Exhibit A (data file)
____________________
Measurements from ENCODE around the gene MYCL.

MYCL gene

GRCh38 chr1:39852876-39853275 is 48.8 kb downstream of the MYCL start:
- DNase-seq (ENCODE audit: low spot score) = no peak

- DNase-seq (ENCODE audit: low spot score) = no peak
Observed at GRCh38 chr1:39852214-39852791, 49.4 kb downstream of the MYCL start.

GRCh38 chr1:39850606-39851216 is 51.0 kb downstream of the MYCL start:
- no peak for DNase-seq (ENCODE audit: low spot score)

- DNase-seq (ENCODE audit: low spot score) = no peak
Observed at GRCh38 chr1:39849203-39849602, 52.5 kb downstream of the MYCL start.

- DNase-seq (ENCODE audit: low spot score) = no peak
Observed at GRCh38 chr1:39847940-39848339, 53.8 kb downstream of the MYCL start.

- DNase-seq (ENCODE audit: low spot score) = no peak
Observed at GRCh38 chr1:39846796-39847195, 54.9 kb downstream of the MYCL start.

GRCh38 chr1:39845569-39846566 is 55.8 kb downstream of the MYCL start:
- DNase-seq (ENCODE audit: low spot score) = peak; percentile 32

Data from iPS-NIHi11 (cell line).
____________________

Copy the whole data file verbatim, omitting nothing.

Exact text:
Measurements from ENCODE around the gene MYCL.

MYCL gene

GRCh38 chr1:39852876-39853275 is 48.8 kb downstream of the MYCL start:
- DNase-seq (ENCODE audit: low spot score) = no peak

- DNase-seq (ENCODE audit: low spot score) = no peak
Observed at GRCh38 chr1:39852214-39852791, 49.4 kb downstream of the MYCL start.

GRCh38 chr1:39850606-39851216 is 51.0 kb downstream of the MYCL start:
- no peak for DNase-seq (ENCODE audit: low spot score)

- DNase-seq (ENCODE audit: low spot score) = no peak
Observed at GRCh38 chr1:39849203-39849602, 52.5 kb downstream of the MYCL start.

- DNase-seq (ENCODE audit: low spot score) = no peak
Observed at GRCh38 chr1:39847940-39848339, 53.8 kb downstream of the MYCL start.

- DNase-seq (ENCODE audit: low spot score) = no peak
Observed at GRCh38 chr1:39846796-39847195, 54.9 kb downstream of the MYCL start.

GRCh38 chr1:39845569-39846566 is 55.8 kb downstream of the MYCL start:
- DNase-seq (ENCODE audit: low spot score) = peak; percentile 32

Data from iPS-NIHi11 (cell line).